This method requires two tracks. One will be our “Comp” track and the other will be our “Takes” track. The “Takes” track should contain all of our takes but not be expanded to use the playlist feature. Just the standard “waveform” view should be used. The “Comp” track should be set up the same way. In fact, we should duplicate the “Takes” track so that the “Comp” track is exactly the same. Volume, pan, plugins, sends etc. But don’t duplicate the Active or Alternate playlists. Uncheck those boxes. We won’t need the audio to be duplicated. Just an empty track with all the same settings.

Next, we’ll place the Comp track right above the Takes track so that we can easily move the best pieces to the Comp track, as we find them. Now the problem with this method is that we’re going to hear both vocal tracks playing back at the same time. That’s not going to work. We need to find a way to make sure that we’re only our hearing our “Takes” track, in the sections where there’s no audio on our “Comp” track. When audio is present, the “Takes” track needs to be muted.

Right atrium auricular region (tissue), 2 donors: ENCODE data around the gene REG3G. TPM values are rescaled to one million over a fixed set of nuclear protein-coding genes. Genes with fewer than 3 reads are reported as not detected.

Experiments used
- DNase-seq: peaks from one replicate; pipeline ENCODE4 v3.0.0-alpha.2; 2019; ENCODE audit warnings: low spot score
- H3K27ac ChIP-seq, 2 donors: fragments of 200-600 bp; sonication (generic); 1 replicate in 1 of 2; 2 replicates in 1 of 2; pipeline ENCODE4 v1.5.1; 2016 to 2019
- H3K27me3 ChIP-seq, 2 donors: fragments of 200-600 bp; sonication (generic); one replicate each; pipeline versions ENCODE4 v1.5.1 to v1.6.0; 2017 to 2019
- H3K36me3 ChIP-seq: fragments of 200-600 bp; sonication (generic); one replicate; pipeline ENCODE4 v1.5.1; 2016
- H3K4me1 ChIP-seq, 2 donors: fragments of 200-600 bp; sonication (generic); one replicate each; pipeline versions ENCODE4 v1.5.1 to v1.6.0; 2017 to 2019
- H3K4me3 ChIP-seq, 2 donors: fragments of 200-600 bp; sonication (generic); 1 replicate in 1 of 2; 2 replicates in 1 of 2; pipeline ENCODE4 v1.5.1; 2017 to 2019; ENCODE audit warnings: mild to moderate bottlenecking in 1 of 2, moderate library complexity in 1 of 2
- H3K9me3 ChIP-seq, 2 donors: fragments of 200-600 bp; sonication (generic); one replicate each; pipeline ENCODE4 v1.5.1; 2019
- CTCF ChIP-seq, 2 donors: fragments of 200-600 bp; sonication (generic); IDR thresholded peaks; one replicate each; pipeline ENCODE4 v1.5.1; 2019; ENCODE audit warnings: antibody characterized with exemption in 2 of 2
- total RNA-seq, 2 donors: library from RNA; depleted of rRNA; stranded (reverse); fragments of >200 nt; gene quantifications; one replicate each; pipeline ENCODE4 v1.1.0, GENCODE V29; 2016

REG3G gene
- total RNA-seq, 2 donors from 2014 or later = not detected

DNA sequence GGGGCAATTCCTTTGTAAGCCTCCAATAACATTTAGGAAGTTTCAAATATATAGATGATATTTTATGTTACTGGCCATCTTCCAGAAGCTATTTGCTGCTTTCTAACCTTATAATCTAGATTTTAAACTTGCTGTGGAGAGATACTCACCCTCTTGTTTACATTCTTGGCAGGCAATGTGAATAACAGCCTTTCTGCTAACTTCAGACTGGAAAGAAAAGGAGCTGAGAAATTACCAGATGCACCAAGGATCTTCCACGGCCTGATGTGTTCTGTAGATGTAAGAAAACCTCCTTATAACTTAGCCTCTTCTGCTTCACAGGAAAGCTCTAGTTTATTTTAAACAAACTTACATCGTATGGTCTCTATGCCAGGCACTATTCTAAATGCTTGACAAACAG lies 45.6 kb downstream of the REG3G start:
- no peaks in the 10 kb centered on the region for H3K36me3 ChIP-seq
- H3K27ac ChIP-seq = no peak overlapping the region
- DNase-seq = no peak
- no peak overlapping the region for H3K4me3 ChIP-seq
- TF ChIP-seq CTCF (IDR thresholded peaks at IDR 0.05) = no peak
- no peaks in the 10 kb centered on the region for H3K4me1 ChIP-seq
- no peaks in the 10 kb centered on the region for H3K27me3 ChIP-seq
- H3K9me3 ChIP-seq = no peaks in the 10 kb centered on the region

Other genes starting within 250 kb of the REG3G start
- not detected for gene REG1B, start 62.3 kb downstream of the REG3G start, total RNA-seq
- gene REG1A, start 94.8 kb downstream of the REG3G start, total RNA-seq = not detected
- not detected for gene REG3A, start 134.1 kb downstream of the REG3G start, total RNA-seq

The solution to this is to use “Side-chain Compression”. On the Takes track, insert a compressor. It doesn’t really matter which one we choose although the free one in Pro Tools (Dyn 3) works really well. Create a new send on the Comp track and name it “Side-Chain”. Make this send “Pre-Fader” and set it’s volume to 0vu. Go to the compressor plugin and set the ratio to 100:1 (or the highest it goes), set the Threshold to the lowest possible setting and set the attack and release as fast as they go. Now set the side-chain input on the compressor to be our “Side-Chain” buss that we just created and make sure that we turn on the side-chain function on the compressor. This compressor is now triggered by the audio on the Comp track. Even though it’s on the Takes track and that’s the audio that will be affected by it.

With this in place, whenever the Comp track has an audio clip on it, it will compress the Takes track during that time period to such an extent that it will be effectively inaudible. When there is no audio clip on the Comp track, the compressor will do nothing because it’s not receiving any side-chain signal. So it’s not being triggered to compress anything. The Takes track will play back normally.